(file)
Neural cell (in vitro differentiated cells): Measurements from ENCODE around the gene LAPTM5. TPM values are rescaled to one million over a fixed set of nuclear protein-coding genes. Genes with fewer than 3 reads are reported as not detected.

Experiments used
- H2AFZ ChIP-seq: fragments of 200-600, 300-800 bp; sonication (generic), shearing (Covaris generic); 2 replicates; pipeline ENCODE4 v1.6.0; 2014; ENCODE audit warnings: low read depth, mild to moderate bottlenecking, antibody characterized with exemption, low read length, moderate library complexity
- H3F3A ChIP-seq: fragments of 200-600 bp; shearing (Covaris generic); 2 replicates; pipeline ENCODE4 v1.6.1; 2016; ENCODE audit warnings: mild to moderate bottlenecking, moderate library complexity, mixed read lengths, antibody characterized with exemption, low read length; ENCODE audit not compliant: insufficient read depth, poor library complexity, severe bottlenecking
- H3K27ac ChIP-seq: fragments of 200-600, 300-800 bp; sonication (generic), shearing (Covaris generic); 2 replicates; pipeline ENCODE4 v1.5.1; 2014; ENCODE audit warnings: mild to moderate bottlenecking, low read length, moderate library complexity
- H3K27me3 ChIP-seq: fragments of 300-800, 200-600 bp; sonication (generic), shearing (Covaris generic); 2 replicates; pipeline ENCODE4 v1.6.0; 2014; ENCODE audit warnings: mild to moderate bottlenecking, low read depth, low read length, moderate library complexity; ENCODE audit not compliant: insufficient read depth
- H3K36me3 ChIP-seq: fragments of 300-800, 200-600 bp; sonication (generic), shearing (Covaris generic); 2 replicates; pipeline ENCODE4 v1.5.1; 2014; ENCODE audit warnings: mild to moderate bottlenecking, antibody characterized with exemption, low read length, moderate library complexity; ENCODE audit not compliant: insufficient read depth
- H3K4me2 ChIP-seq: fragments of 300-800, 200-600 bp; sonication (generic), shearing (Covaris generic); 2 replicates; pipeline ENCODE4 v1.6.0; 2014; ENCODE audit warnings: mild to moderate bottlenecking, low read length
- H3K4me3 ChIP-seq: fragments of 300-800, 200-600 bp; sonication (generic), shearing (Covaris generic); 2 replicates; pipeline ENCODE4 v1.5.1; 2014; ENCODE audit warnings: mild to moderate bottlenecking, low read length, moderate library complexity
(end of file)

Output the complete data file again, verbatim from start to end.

Neural cell (in vitro differentiated cells): Measurements from ENCODE around the gene LAPTM5. TPM values are rescaled to one million over a fixed set of nuclear protein-coding genes. Genes with fewer than 3 reads are reported as not detected.

Experiments used
- H2AFZ ChIP-seq: fragments of 200-600, 300-800 bp; sonication (generic), shearing (Covaris generic); 2 replicates; pipeline ENCODE4 v1.6.0; 2014; ENCODE audit warnings: low read depth, mild to moderate bottlenecking, antibody characterized with exemption, low read length, moderate library complexity
- H3F3A ChIP-seq: fragments of 200-600 bp; shearing (Covaris generic); 2 replicates; pipeline ENCODE4 v1.6.1; 2016; ENCODE audit warnings: mild to moderate bottlenecking, moderate library complexity, mixed read lengths, antibody characterized with exemption, low read length; ENCODE audit not compliant: insufficient read depth, poor library complexity, severe bottlenecking
- H3K27ac ChIP-seq: fragments of 200-600, 300-800 bp; sonication (generic), shearing (Covaris generic); 2 replicates; pipeline ENCODE4 v1.5.1; 2014; ENCODE audit warnings: mild to moderate bottlenecking, low read length, moderate library complexity
- H3K27me3 ChIP-seq: fragments of 300-800, 200-600 bp; sonication (generic), shearing (Covaris generic); 2 replicates; pipeline ENCODE4 v1.6.0; 2014; ENCODE audit warnings: mild to moderate bottlenecking, low read depth, low read length, moderate library complexity; ENCODE audit not compliant: insufficient read depth
- H3K36me3 ChIP-seq: fragments of 300-800, 200-600 bp; sonication (generic), shearing (Covaris generic); 2 replicates; pipeline ENCODE4 v1.5.1; 2014; ENCODE audit warnings: mild to moderate bottlenecking, antibody characterized with exemption, low read length, moderate library complexity; ENCODE audit not compliant: insufficient read depth
- H3K4me2 ChIP-seq: fragments of 300-800, 200-600 bp; sonication (generic), shearing (Covaris generic); 2 replicates; pipeline ENCODE4 v1.6.0; 2014; ENCODE audit warnings: mild to moderate bottlenecking, low read length
- H3K4me3 ChIP-seq: fragments of 300-800, 200-600 bp; sonication (generic), shearing (Covaris generic); 2 replicates; pipeline ENCODE4 v1.5.1; 2014; ENCODE audit warnings: mild to moderate bottlenecking, low read length, moderate library complexity